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Mon Sep 01 23:04:41 SAST 2014

Farm trainees milk mentor's support and experience

Suthentira Govender | 01 April, 2012 00:49
Retired dairy farmer Judy Stuart chats to one of her apprentices, Siyabonga Majozi Picture: JACKIE CLAUSEN

A KZN dairy farmer is helping youngsters learn to work the land, writes Suthentira Govender

SUCCESSFUL dairy farmer Judy Stuart closed her lucrative farm operation seven years ago to train young aspiring black farmers - for free.

Stuart's bold project, in which she has invested her own money, has to date created more than a dozen skilled farm managers capable of owning and running their own farms.

Stuart, who lives in Underberg in KwaZulu-Natal, said she had no regrets about shutting down her farm, which once produced more than 1000 litres of milk a day, to kick-start the project run by her non-profit organisation, Future Farmers.

Her apprenticeship project selects ambitious youngsters from impoverished families without the means to pursue a tertiary education.

Stuart, 61, has also roped in other farmers in the province to mentor the trainees on their farms for two years.

After the mentorship programme the trainees are selected for further training on farms in Australia, Europe and the US.

The Underberg Farmers Association and Saville Foundation fund the overseas leg of the apprenticeship.

Training includes driving tractors, operating milking machines, controlling irrigation systems, dairy herd management and basic accounting.

"I believe that a manager and farm-owner should be able to do every job on the farm and do it well," said Stuart.

One of her former trainees, Sifiso Ntshisa, who worked on a farm in Germany, now manages one of the top dairy farms in the province which boasts about 100 cows.

Several other trainees are working on large dairy farms in California and on pig and sheep farms in Australia.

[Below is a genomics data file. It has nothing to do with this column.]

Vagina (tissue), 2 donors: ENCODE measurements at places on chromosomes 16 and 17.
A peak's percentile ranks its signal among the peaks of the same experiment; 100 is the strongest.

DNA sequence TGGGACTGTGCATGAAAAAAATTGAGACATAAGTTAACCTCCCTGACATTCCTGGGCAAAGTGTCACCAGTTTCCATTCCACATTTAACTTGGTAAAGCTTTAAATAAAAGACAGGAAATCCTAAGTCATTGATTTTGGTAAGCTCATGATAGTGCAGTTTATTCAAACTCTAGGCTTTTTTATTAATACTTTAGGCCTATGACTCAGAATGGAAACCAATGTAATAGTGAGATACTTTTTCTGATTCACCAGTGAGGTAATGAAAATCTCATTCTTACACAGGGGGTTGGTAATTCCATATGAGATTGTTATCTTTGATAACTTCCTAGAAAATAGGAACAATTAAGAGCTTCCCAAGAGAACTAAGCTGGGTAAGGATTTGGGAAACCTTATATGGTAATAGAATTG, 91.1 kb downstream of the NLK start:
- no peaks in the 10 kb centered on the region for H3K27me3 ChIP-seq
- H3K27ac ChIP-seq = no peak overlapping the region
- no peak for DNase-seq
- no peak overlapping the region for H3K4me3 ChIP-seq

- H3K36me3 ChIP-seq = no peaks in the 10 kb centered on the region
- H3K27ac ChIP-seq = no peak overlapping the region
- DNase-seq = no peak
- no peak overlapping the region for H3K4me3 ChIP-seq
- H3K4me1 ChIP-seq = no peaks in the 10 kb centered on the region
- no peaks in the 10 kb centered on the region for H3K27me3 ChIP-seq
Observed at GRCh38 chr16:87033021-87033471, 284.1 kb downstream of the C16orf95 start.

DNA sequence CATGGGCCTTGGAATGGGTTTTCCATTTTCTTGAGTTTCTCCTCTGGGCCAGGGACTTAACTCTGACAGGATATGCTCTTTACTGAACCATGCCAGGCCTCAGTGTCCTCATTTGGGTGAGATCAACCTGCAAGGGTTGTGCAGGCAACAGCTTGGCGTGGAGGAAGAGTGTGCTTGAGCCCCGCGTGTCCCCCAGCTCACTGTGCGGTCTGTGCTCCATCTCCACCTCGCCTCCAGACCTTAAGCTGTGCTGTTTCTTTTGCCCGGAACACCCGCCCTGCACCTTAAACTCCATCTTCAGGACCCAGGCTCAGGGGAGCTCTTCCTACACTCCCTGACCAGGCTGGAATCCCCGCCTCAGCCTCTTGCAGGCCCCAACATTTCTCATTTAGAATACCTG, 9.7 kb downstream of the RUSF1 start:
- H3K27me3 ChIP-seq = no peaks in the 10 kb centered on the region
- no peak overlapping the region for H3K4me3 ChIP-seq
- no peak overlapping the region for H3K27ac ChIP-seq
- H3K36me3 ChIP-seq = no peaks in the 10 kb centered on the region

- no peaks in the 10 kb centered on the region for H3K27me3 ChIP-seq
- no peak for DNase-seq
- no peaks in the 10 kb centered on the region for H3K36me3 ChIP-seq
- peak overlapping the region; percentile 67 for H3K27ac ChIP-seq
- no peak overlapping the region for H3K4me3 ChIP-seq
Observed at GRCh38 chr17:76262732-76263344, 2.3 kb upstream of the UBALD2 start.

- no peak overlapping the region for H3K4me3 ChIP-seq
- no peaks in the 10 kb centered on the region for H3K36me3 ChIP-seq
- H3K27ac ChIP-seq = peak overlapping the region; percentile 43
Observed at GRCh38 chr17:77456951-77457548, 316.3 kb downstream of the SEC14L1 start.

Stuart said it was crucial that her trainees gained international experience on large commercial farms.

"Most of South Africa's food is being produced by individual farmers who are running large commercial operations," she said.

According to agricultural experts, last year, of the estimated 37000 commercial farmers in SA, only about 20% produced 80% of the food consumed in the country.

And that's one of the reasons Stuart views her project - which she calls "the most valuable thing I have ever done in my life" - as crucial.

She added that her 30 years' experience in the farming industry and her successful dairy farm had become "insignificant" compared with the work she was doing now.

"There is no doubt that training young people is far more important," she said.

Di Smith, co-founder of Awesome SA, a body that supports organisations making a difference in South Africa, said she was amazed at Stuart's phenomenal contribution to the country's commercial farming sector.

In March last year, the Department of Rural Development and Land Reform warned that food security and economic growth were being undermined by the collapse of farms that the government had bought for restitution or redistribution.

At the time, the minister of the department, Gugile Nkwinti, said more than 90% of the 5.9million hectares of redistributed farmland lay barren.

"We cannot afford to go on like that," he said.

A year earlier, Nkwinti said that very few of the farms transferred to black communities as part of the land reform programme were productive, partly owing to poor management.

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